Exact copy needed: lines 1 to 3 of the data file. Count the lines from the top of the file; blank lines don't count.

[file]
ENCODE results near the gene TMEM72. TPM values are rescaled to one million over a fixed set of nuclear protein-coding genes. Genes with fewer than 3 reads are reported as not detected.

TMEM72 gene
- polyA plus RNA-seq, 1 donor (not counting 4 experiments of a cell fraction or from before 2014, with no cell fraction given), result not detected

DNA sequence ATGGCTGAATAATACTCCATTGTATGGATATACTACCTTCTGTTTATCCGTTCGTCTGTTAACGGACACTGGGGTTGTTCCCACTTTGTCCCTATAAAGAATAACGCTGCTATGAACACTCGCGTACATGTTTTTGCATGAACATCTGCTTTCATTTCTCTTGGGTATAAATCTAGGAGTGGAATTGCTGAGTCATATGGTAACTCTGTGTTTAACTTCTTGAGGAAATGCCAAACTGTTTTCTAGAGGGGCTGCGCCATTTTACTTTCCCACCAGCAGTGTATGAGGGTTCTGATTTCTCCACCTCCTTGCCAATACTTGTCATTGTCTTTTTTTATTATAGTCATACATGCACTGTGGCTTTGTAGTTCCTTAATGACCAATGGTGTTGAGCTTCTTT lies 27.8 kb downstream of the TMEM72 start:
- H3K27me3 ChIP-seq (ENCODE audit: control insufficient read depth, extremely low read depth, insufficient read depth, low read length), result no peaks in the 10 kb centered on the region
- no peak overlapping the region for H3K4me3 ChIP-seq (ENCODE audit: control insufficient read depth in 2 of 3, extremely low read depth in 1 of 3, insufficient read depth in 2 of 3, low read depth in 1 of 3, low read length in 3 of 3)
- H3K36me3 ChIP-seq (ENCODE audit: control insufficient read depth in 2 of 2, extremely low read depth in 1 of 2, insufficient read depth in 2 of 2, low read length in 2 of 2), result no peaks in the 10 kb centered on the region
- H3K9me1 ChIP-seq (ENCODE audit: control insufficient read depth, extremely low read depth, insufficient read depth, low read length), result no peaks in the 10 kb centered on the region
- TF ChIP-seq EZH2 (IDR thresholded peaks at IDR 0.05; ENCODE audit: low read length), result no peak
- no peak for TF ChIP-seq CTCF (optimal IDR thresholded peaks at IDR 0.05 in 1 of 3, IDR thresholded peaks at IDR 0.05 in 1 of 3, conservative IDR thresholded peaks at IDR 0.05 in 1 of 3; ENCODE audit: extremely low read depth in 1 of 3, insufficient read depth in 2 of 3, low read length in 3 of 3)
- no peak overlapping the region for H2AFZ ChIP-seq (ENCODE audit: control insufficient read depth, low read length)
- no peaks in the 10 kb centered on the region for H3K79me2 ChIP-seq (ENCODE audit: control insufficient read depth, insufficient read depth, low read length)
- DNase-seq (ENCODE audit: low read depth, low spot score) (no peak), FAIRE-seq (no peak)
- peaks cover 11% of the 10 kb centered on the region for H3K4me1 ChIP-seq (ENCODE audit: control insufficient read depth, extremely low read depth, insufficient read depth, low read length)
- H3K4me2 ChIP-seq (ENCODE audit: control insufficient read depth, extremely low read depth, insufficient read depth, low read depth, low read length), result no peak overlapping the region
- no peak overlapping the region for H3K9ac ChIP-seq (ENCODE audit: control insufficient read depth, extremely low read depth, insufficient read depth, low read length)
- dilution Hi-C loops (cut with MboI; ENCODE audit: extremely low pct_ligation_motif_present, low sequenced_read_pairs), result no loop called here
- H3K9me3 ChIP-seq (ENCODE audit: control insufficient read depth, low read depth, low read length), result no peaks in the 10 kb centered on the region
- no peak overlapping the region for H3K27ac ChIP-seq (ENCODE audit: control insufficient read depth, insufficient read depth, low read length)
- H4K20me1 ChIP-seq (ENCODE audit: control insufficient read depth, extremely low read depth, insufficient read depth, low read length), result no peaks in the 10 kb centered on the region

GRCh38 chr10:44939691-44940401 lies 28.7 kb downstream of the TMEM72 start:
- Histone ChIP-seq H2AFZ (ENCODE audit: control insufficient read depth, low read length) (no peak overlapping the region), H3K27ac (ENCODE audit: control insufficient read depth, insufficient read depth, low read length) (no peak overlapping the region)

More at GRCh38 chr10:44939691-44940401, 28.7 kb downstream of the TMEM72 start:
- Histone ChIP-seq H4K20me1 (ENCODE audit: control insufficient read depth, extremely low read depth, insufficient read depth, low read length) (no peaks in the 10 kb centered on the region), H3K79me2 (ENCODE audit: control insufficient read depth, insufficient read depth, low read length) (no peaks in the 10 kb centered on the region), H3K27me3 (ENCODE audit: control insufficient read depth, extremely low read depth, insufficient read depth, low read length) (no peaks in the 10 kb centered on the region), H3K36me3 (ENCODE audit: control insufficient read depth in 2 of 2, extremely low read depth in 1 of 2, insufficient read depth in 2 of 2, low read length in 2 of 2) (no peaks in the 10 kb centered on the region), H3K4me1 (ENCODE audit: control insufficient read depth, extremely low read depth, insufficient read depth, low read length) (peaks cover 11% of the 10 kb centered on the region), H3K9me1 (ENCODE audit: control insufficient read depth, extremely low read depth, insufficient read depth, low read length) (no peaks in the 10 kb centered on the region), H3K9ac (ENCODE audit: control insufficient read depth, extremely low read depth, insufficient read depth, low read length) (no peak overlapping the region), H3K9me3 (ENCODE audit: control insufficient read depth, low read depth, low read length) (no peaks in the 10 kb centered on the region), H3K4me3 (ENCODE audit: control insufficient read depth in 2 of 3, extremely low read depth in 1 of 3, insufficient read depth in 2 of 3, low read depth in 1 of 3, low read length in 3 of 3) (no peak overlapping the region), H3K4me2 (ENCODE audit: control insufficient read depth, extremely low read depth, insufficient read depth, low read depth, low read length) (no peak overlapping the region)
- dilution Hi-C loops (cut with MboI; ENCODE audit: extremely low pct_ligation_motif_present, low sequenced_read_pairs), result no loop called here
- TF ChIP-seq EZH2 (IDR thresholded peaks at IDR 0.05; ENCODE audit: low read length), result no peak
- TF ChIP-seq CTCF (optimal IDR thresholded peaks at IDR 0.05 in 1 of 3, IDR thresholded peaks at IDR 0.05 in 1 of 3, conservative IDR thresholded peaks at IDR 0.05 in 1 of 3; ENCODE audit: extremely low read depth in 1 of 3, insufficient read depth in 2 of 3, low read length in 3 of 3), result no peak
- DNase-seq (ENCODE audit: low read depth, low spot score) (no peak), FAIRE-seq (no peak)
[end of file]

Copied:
ENCODE results near the gene TMEM72. TPM values are rescaled to one million over a fixed set of nuclear protein-coding genes. Genes with fewer than 3 reads are reported as not detected.

TMEM72 gene
- polyA plus RNA-seq, 1 donor (not counting 4 experiments of a cell fraction or from before 2014, with no cell fraction given), result not detected